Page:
News Column

See him, read him, and try to figure him

May 5, 2013


May 05--JUST WHO IS Pete Townshend? In his 67 years on this planet, he's been:

a reflective-of-the-times songwriter who could regularly pen shallow ditties;

an expressive guitarist whose ritualistic "windmill" strums foretold the eventual smashing of the instrument;

an artist who's low self-esteem hijacked the grandiosity of his endeavors;

a conscientious family man who sought refuge in drink, drugs, women and rants;

a compassionate man who routinely turned on those he needed the most.

It quickly becomes clear a third of the way through "Who I Am," the 16-years-in-the-making memoir from the frontman of the legendary British rock band The Who, that Townshend spent the bulk of his life as a walking contradiction. Proud one moment, self-loathing the next, Townshend simultaneously pursued artistic challenges while privately questioning the wisdom of doing such.

The quest for creativity took its toll. Family life nearly becomes out of the question as he succumbs to the all-too-usual temptations that haunt famous rock stars.

But Townshend isn't seeking forgiveness the Brit is writing this for himself, attempting to redeem and restore the young boy whose innocence was violated by a neglectful family situation. Townshend seeks to expunge his personal torment while also atoning for his later boorish behavior.

Townshend is wise to avoid rehashing the well-worn yarns of the band's era. He keeps the focus on himself; fans can take satisfaction in the glimpses of his life that shaped his composing, playing and performing.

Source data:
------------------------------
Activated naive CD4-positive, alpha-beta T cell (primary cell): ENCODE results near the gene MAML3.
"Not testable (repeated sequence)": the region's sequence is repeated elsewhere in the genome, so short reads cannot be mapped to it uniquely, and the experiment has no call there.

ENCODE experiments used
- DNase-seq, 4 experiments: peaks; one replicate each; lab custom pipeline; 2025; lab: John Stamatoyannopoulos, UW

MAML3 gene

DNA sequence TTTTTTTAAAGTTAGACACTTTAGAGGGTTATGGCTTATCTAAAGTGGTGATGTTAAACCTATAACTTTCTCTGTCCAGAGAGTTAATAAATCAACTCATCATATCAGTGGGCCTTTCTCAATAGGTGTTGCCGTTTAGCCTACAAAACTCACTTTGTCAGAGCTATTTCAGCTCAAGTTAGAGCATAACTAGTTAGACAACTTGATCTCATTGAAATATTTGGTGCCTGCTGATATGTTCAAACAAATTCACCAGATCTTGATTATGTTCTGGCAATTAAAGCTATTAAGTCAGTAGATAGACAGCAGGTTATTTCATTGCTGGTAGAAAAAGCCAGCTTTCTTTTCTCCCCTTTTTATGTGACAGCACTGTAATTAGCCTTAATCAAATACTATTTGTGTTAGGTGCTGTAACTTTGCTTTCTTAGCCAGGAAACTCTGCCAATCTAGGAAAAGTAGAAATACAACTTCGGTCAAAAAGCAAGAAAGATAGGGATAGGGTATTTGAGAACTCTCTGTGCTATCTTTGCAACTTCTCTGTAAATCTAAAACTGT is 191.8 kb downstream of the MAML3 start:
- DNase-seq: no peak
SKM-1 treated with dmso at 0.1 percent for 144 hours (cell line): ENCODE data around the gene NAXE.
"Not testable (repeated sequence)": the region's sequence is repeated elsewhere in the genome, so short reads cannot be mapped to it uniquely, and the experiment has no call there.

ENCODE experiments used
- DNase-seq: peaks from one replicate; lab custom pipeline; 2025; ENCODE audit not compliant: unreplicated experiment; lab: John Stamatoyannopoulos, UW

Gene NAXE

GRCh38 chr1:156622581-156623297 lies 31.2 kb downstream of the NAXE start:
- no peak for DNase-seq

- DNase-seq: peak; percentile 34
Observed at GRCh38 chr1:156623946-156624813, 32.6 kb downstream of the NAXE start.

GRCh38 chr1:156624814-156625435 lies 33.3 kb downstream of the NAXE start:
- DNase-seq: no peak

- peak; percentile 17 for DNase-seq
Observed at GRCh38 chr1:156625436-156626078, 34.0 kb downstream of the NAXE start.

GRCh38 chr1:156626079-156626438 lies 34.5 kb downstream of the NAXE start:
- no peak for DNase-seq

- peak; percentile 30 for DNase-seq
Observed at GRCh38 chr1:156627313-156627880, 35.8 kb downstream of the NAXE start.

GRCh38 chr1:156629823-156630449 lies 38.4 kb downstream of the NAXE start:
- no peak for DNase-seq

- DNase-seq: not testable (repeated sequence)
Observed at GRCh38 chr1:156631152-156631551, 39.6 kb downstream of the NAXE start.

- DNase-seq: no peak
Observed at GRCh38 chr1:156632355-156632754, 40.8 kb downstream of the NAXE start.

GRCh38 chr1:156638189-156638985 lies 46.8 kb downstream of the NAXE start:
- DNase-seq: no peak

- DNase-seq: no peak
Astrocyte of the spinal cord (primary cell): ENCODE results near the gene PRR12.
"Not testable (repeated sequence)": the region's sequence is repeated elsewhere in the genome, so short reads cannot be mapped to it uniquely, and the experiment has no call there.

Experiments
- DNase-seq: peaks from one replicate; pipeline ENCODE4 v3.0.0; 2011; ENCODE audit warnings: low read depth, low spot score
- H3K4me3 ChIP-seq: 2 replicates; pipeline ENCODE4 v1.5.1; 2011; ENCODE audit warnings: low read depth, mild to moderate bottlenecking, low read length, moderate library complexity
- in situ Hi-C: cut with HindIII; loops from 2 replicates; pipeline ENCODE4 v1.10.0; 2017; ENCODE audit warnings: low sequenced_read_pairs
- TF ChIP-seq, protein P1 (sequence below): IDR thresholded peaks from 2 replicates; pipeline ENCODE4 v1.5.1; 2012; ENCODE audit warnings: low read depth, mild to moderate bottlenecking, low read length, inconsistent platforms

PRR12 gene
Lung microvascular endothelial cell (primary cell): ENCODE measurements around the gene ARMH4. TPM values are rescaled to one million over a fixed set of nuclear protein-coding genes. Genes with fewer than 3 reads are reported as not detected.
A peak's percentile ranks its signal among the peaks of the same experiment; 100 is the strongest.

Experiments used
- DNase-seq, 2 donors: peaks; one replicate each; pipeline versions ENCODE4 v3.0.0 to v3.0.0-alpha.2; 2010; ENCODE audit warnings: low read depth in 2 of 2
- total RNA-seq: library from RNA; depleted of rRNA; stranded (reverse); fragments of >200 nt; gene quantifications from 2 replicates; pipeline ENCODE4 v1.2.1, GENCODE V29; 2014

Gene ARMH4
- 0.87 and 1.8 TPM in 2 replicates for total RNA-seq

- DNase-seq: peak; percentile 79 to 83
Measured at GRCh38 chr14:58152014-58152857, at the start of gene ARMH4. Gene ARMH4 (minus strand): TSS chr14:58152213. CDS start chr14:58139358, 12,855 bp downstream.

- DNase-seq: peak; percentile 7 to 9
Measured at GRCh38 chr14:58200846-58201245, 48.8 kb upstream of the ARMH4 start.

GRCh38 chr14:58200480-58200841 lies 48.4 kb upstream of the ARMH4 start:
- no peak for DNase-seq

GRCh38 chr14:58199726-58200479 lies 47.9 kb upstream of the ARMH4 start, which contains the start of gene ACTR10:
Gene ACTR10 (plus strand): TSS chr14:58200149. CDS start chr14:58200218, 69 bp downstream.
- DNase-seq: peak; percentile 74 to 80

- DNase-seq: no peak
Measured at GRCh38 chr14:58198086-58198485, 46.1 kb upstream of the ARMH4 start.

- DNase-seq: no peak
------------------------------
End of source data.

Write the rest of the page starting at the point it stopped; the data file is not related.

He pulls no punches in showing the artist as a man. He wants people to see the complete Pete, warts and all.

What's missing in "Who I Am" is what shaped the man into the artist. Townshend is hardly the only entertainer who's battled inner demons. Yet while his contemporaries are categorized as a disposable product of their era, Townshend's work which includes "Tommy," "Quadrophenia" and dozens of songs stands the test of time nearly a half-century later. Why is he one of the few artists to do that? In his 1977 composition "New Song," one lyric suggests the purpose of the memoir:

"Whenever you see me, You treat me like I'm some kind of perfect man..."

" "Who I Am" proves Townshend is far from that. It's a shame he can't explain why he's also exceptional.

Jeff Schulze is a sports content editor at The Free Lance Star.

WHO I AM: A Memoir

By Pete Townshend

(HarperCollins, $32.50, 554 pp.)


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